Your advice : PPL vs Dynamic Lightmapping ?

First, check the 2 news demos on our webiste :

Next, do you think that it’s possible to use Dynamic Lightmapping instead of Per Pixel Lightning or it’s more powerfull to use LightMapping for static Light and Per Pixel Lightning for Dynamic Light.

Here’re 2 screenshot :

Per Pixel Lightning :

Dynamic LightMapping :

per pixel lighting (shouldnt it be texel?) lighting is far better + once u add it dynamic lightmapping eg quake2/3 will look pretty bad afterwards. the problem of course is not all cards (eg tnt2) support per pixel lighting

Now you can download the demos; I’ve updated the site.

Light maps work and look good when combined with per pixel lighting (it’s per pixel; vectors vary per pixel and bump texture vector triplets are filtered and change direction per pixel).

For correctness the light map could be, generated from occulters as a shadow texture (not a shadow map that implied depth info). The question arises should you bake to tangent space or project. For moving objects interracting with light correctly in the scene you want to move away from usual light map tangent space representation and move to a projected texture, this really becomes a shadow texture representation IMHO. Artists could apply light modulating textures for an artistic effect or a classic tangent space light map from a global illumination indirect calculation could apply a base level ambient term in your first pass but that may look flat without doing something clever with your bump map to modulate it, I have some ideas on that if you’re interested.

The scene is so trivial, it is pretty difficult to say that ‘there is no difference’

With a single quad, I would think you could duplicate almost any effect with a single texture map.

It really depends on what you are doing. You really need to light a scene that is close to what you want to have in your finished product before you can decide.

Now, instead of a quad, we’ve implemented the Dynamic LightMapping into our Slug 3D Engine, but we don’t have a lost of performance and it’s not so bad
And you ?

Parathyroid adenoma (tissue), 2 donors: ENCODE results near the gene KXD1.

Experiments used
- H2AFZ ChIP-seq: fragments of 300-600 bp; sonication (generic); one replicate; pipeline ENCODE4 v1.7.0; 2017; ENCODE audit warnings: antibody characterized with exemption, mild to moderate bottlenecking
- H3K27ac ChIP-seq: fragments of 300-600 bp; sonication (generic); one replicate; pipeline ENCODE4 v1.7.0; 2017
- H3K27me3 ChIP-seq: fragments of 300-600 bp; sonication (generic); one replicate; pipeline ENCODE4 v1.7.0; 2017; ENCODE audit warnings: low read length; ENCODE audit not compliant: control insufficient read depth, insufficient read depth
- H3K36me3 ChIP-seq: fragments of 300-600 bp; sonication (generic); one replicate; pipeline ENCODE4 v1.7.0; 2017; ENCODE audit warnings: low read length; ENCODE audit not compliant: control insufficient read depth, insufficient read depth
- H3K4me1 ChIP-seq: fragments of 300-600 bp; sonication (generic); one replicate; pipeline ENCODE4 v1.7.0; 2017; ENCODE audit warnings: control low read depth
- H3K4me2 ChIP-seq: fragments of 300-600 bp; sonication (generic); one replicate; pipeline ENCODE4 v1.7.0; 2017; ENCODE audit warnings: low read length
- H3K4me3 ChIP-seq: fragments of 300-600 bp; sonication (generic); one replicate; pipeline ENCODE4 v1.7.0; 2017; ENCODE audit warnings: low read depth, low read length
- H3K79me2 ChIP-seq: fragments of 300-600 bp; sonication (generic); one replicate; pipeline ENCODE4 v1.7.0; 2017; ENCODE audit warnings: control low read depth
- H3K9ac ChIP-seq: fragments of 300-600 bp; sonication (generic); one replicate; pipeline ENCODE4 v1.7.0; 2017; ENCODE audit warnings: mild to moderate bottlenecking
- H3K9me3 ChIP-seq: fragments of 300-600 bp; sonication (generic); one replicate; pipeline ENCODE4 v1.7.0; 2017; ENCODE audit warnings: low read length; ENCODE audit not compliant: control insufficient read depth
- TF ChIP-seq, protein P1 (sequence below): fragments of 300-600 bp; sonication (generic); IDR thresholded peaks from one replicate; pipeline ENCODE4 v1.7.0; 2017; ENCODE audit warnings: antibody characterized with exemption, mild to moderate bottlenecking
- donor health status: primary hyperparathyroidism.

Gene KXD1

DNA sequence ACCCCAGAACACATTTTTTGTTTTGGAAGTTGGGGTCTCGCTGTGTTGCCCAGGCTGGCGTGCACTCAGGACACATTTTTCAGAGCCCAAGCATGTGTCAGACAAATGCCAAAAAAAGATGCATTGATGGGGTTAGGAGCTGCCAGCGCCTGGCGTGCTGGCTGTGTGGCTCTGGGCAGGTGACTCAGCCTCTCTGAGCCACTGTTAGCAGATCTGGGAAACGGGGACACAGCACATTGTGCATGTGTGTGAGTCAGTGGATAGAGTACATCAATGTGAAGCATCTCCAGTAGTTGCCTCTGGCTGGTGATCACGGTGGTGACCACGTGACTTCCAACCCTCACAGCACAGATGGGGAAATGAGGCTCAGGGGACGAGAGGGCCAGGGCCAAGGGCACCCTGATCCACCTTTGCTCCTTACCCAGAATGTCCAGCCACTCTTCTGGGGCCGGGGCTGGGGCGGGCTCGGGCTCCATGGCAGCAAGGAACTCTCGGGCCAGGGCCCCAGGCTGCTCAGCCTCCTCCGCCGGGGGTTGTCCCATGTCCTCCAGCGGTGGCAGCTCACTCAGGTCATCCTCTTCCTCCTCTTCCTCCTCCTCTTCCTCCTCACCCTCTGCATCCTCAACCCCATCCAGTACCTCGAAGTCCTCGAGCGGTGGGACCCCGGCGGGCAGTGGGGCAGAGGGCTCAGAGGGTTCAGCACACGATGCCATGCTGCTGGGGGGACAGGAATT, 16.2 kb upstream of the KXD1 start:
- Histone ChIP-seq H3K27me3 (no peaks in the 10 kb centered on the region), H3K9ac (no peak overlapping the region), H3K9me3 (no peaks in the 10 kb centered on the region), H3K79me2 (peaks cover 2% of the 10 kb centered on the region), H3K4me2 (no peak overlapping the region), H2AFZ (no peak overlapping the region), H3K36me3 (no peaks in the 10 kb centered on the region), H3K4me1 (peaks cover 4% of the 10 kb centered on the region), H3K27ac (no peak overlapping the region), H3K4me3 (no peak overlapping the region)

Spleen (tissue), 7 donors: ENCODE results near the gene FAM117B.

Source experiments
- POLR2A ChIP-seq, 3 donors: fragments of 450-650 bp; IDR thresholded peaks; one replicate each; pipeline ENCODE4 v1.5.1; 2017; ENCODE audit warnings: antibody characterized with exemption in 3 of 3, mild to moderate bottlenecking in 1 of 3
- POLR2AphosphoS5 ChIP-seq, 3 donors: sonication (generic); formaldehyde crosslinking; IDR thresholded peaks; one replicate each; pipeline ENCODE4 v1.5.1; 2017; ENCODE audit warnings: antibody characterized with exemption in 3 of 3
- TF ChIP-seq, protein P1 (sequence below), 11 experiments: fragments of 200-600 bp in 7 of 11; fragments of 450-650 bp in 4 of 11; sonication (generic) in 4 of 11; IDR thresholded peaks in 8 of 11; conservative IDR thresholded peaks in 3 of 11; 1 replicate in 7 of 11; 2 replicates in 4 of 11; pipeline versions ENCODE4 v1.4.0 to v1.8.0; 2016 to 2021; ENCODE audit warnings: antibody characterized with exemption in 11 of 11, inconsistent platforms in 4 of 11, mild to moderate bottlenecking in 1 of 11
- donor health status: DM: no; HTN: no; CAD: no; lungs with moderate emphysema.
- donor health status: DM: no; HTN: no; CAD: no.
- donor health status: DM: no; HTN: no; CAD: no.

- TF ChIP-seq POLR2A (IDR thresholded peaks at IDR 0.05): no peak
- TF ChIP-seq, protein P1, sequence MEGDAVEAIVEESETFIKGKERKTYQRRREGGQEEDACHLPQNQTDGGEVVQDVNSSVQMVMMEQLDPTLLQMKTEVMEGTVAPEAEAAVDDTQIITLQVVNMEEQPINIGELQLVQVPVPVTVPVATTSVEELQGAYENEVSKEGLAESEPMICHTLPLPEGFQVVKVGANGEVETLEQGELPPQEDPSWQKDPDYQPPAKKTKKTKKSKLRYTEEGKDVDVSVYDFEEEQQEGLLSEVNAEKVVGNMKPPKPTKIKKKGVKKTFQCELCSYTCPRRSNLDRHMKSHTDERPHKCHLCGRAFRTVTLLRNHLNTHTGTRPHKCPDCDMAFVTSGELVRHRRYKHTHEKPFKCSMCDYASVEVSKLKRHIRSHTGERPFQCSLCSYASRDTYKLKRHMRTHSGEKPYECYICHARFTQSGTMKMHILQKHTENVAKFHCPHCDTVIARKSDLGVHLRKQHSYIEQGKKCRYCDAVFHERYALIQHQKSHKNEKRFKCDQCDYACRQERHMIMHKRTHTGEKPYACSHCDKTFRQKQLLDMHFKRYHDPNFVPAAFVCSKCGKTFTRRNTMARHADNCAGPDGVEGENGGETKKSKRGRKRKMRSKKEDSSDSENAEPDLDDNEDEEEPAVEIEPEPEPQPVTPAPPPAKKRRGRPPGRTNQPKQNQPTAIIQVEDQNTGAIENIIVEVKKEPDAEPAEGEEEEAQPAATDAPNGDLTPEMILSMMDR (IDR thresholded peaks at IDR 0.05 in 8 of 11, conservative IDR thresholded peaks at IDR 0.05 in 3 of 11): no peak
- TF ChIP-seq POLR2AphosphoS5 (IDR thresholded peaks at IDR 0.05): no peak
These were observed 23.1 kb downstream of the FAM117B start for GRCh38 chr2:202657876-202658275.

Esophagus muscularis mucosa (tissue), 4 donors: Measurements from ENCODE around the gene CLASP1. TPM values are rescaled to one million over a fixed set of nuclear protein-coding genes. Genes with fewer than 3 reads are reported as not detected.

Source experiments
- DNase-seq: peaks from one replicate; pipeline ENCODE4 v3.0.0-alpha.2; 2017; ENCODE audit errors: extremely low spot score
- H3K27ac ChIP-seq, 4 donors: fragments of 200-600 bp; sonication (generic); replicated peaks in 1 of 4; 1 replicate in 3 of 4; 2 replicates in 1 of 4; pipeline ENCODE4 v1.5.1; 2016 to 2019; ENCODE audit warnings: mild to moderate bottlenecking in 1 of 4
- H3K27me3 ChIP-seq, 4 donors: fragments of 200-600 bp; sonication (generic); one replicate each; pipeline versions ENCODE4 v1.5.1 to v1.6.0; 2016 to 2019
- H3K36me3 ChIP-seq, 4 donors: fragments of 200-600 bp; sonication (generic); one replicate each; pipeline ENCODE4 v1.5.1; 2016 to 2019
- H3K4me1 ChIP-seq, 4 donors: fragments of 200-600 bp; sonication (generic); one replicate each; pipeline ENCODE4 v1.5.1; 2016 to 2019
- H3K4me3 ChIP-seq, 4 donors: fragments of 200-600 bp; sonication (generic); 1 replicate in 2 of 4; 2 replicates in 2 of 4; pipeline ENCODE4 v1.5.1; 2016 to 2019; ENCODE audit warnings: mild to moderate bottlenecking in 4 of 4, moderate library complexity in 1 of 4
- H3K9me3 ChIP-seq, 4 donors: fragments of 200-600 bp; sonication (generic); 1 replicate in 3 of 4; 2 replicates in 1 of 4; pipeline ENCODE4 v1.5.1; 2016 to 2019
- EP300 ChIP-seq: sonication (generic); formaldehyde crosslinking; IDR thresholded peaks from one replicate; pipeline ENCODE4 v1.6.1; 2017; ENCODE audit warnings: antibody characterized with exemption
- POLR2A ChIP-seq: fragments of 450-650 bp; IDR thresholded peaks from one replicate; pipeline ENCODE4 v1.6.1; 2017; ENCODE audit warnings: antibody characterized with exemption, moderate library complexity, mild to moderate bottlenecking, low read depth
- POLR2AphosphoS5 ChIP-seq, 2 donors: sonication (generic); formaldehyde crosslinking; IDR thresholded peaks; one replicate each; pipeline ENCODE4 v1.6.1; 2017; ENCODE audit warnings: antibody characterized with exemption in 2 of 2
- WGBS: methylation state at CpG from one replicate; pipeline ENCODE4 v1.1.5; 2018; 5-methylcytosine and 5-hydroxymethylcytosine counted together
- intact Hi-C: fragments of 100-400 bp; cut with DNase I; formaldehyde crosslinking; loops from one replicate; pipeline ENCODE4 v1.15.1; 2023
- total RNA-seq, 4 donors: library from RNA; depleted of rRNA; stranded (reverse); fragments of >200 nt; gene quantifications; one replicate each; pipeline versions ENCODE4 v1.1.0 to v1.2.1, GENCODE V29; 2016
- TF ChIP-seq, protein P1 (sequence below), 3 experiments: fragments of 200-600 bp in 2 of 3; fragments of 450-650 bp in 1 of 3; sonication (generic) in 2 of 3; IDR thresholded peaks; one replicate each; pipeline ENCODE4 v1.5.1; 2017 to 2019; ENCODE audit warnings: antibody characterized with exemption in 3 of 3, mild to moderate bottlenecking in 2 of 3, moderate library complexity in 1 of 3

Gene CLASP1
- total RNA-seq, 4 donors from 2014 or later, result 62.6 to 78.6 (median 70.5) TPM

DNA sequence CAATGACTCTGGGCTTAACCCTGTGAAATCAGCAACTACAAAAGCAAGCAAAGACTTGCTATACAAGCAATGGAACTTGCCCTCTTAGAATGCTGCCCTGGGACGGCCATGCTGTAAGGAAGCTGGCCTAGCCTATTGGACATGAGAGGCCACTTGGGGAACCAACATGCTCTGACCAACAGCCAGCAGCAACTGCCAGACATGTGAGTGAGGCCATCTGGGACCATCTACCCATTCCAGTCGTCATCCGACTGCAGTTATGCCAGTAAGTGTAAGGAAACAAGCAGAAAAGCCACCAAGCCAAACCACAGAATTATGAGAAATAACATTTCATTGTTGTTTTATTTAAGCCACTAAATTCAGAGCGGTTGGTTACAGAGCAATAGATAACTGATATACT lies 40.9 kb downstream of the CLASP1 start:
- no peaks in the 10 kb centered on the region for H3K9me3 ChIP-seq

Check :

Now, the Radeon user can try the demos with the same effect.

It’s seems that for downloading, we (me too) need a password.

I’ve sended a mail to the technical service and I hope that it will be fixed soon.

But you can try …

Me? Considering the time frame for me to be able to complete anything (my full time job is not related to graphics programming), it would be foolish for me to consider anything except a full programmable pipeline like what will follow the NV30 and 9700. In other words, full OpenGL 2.0, with little to no consideration for backwards compatability.

But, that is -my- situation. Right now my considerations are purely people looking at my resume 8 to 16 months from now after I have had enough time to complete a graphics portfolio :slight_smile:

You’re right, so for you, if you don’t have the god 3D card, stay behind.

I am just trying to keep from saying “Why are you even asking, of course you want to use per-pixel-lighting”, because then you will say, “some people I am programming for have old cards!”

The fact that my audience is game developers who are often ahead of the bleeding edge (they sometimes get prerelease hardware) sort of biases my opinion :slight_smile:

More on topic, the reason per pixel lighting is not much slower must be because basic light mapping does not stress the hardware you are using at all. So, more complicated effects, like per pixel lighting, could be added for free.